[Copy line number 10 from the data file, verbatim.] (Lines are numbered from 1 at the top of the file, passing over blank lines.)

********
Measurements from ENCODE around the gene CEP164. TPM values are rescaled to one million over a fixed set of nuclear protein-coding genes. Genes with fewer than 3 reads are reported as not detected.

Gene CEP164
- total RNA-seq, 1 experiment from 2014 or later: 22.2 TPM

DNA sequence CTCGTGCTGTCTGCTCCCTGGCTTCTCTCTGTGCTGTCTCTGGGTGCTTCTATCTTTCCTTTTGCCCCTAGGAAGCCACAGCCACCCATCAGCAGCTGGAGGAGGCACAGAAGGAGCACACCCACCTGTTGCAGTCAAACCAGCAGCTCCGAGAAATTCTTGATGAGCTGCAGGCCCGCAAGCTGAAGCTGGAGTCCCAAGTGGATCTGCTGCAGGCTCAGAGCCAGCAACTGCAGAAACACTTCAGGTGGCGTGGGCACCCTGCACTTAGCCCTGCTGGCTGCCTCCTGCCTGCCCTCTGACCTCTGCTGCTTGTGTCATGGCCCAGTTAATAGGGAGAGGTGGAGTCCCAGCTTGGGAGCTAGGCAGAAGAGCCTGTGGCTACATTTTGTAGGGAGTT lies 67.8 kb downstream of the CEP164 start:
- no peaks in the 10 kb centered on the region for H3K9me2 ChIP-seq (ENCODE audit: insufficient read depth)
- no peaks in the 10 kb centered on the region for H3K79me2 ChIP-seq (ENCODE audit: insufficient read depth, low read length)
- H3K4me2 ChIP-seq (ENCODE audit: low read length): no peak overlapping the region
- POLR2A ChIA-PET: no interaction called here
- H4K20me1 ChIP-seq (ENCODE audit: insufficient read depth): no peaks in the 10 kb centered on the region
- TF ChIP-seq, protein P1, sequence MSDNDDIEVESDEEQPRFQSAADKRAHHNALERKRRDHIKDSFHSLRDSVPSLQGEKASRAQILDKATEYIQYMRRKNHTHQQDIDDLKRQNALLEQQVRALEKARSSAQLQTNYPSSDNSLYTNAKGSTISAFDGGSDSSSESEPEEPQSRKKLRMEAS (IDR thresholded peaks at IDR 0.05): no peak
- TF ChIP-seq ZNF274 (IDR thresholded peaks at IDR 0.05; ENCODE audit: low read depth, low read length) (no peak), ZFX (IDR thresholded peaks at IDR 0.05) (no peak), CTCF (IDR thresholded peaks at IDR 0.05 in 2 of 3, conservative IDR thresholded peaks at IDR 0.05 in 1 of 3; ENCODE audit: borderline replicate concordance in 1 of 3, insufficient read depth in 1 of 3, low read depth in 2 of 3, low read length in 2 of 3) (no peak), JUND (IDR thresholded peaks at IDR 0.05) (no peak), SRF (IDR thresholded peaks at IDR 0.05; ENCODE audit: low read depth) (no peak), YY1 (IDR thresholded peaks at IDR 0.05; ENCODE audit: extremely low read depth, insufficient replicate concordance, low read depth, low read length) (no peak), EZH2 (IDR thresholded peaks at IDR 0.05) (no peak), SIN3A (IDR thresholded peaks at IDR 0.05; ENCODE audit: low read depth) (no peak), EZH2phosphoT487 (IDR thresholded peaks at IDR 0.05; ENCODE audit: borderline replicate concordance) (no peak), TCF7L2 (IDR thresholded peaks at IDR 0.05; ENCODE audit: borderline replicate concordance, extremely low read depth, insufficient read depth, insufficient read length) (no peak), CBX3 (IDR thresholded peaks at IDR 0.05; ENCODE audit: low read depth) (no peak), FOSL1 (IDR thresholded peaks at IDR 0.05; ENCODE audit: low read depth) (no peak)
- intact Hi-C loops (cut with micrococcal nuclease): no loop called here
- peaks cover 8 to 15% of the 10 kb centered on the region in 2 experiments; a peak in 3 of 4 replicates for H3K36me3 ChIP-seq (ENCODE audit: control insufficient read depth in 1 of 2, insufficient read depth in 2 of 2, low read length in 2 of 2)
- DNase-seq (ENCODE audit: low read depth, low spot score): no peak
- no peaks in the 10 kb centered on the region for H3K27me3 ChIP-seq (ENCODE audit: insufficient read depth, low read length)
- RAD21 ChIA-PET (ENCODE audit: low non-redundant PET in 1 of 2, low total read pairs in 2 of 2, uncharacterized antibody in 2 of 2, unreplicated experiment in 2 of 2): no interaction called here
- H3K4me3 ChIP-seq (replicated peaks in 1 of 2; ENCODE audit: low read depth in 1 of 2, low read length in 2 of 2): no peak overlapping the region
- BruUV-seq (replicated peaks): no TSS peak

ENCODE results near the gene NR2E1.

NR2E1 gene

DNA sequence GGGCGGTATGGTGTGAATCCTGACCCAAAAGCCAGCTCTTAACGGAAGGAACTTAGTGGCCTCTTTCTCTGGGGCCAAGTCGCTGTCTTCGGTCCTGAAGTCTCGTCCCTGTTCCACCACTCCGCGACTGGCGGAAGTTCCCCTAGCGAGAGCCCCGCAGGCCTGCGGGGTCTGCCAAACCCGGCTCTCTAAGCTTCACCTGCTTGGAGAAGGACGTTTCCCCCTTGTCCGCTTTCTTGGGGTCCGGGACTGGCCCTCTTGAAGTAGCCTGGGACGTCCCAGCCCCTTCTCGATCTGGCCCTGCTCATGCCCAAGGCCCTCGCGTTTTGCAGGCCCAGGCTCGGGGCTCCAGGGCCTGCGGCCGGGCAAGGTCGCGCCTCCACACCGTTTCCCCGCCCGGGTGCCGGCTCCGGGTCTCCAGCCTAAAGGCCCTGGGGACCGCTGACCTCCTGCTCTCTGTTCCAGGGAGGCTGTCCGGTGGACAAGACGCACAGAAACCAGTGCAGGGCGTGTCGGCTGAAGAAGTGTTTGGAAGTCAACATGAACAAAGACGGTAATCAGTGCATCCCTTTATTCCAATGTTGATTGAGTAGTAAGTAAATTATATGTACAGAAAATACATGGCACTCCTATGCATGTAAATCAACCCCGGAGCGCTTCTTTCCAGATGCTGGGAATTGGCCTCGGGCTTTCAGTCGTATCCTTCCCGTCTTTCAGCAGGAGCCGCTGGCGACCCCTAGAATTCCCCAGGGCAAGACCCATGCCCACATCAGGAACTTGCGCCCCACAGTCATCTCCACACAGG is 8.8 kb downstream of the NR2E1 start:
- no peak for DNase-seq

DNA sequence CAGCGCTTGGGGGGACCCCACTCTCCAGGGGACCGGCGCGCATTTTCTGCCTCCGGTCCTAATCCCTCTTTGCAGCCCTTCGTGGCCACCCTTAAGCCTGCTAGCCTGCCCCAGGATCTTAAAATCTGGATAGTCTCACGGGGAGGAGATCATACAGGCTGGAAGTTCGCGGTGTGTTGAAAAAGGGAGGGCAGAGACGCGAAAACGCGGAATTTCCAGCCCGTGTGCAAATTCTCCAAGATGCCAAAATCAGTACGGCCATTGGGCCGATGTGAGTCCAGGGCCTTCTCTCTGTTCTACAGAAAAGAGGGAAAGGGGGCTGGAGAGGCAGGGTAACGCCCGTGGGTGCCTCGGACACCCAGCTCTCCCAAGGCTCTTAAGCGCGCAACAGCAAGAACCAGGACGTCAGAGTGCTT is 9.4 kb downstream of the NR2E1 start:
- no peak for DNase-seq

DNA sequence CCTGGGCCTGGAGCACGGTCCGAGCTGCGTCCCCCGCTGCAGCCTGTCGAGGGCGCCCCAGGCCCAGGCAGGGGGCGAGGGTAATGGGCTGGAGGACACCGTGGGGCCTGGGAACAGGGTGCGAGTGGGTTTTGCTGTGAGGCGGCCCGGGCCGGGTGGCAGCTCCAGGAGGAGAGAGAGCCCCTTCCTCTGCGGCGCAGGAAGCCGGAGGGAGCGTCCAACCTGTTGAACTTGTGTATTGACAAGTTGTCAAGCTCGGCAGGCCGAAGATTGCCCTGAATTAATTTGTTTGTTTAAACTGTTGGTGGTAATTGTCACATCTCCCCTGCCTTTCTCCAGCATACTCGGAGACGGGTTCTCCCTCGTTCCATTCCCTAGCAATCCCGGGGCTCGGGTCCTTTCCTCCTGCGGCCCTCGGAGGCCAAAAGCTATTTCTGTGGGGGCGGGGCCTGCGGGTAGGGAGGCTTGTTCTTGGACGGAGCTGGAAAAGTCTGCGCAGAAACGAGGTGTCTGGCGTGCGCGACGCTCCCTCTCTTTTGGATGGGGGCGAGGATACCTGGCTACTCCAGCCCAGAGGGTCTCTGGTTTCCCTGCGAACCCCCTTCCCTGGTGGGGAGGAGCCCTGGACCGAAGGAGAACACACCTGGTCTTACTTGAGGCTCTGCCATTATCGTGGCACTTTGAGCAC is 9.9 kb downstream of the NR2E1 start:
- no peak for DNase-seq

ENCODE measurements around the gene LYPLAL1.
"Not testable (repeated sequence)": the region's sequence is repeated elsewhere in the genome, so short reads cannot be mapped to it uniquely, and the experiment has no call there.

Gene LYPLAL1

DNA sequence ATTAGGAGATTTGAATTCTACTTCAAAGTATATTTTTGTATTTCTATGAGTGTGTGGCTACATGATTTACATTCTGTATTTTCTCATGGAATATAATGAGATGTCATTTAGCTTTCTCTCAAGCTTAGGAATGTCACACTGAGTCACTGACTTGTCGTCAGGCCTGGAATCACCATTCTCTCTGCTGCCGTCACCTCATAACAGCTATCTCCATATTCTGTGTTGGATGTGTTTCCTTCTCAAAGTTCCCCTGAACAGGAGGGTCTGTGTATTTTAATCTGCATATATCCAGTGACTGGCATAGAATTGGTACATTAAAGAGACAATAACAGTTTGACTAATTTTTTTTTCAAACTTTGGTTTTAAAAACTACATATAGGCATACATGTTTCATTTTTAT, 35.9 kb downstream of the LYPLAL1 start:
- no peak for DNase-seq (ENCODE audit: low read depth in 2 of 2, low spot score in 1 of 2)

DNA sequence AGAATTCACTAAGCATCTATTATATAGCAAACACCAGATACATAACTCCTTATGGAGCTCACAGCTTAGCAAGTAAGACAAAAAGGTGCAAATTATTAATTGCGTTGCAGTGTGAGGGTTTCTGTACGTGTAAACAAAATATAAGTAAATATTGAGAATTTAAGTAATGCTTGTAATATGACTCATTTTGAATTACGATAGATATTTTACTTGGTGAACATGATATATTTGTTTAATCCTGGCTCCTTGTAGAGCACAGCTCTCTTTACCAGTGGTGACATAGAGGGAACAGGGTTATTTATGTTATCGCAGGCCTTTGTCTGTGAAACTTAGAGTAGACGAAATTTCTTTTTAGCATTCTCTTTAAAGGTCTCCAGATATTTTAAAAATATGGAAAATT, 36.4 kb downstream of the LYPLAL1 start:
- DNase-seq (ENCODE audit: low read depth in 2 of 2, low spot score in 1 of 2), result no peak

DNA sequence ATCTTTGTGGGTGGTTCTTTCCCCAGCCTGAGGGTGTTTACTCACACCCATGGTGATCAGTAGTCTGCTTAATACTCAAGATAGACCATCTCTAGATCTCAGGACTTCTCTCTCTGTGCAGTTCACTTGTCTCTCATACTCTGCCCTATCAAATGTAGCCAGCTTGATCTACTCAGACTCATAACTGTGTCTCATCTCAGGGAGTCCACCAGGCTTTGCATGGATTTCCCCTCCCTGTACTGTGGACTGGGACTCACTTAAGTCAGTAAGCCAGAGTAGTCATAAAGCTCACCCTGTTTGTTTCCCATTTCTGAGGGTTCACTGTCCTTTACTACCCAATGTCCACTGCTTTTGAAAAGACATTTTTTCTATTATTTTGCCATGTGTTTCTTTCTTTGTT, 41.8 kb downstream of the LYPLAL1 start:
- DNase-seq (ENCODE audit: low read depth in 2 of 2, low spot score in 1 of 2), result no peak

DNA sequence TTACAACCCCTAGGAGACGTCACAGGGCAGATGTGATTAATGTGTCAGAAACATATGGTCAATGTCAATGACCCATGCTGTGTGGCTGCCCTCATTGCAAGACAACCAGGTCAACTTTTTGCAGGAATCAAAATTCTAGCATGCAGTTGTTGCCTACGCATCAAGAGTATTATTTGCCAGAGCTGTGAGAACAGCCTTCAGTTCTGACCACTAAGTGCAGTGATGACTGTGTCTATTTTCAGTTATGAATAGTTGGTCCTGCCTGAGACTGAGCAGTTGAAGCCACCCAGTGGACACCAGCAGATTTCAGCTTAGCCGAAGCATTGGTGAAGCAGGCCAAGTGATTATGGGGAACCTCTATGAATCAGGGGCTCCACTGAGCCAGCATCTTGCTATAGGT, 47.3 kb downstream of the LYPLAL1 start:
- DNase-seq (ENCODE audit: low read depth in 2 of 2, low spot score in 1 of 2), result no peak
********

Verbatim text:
- TF ChIP-seq, protein P1, sequence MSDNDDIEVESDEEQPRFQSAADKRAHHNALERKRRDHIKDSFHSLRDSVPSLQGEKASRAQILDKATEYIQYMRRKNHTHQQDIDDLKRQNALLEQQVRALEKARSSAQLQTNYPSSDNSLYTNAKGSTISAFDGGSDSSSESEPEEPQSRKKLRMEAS (IDR thresholded peaks at IDR 0.05): no peak